A Social Security disability claimant that is represented by an attorney will know what to expect at a disability hearing. In these hearings, judges must sit face to face with the claimant and decide whether or not to award benefits. For a claimant who is disabled and cannot work, a successful hearing is extremely important.
In a story reported by National Public Radio, denials of benefits are leading to threats of violence. And sometimes these threats escalate to physical harm or worse.
In the case of Social Security disability hearings, Administrative Law Judges (ALJs) face these troubled claimants in the midst of a troubled economy.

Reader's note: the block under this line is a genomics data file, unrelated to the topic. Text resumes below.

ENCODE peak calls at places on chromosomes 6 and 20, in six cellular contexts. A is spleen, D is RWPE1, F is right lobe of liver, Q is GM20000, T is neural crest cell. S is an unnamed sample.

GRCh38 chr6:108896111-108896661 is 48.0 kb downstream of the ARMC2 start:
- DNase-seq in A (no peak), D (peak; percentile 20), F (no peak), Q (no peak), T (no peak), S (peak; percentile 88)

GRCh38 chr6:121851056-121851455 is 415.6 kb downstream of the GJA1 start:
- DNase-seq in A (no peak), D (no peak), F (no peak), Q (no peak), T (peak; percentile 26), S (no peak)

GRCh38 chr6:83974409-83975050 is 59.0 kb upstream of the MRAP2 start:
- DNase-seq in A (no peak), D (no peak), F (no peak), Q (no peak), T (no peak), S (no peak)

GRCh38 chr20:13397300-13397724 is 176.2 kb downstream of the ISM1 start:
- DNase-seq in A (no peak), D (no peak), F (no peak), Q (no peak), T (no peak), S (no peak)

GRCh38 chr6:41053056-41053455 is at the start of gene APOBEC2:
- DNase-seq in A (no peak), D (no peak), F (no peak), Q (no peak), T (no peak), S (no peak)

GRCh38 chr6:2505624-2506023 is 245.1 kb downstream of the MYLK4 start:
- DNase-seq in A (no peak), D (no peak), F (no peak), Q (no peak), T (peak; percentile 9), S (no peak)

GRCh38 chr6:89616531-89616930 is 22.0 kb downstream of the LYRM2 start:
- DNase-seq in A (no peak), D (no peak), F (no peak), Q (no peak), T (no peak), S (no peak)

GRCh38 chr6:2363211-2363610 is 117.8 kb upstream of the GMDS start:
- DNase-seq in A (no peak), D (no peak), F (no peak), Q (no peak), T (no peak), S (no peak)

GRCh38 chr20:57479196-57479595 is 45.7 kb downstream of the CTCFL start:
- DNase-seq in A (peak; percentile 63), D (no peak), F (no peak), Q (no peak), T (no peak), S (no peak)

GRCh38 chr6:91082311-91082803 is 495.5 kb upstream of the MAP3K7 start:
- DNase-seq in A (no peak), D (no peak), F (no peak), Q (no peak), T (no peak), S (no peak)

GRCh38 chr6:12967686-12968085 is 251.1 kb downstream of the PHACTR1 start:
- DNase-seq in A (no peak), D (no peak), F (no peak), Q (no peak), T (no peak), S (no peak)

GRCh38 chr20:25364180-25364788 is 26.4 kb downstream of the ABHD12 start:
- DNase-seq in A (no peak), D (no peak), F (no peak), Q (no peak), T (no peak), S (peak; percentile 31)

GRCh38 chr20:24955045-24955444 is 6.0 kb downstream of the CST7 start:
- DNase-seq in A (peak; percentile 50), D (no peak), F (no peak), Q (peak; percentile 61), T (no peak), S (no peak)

Judge Dana Leigh Marks states: "We render decisions at the end of a hearing, right there, in real time, looking eye to eye with the person who is claiming relief. So if we have to deny their case, they are right there, experiencing all that emotion. And all that potential anger if a case doesn't go their way."
Because hearings are typically held in office settings rather than inside standard courtrooms, the physical placement of judges in relation to claimants is more close and informal. Moreover, current policy prohibits security guards from going inside the hearing.
In one case, a judge was assaulted in the hallway. In another, the brake lines to a judge's car were cut. In a severe case, a claimant that had apparently been rejected brought a gun and killed a guard before being killed himself.
It's a time when judges and claimants alike must bear the weight of a burdened system during a recession. Judges have more decisions to make and claimants have longer wait times. When people struggle to make ends meet, threats of violence will inevitably make their way to those who must decide who gets benefits, and who does not.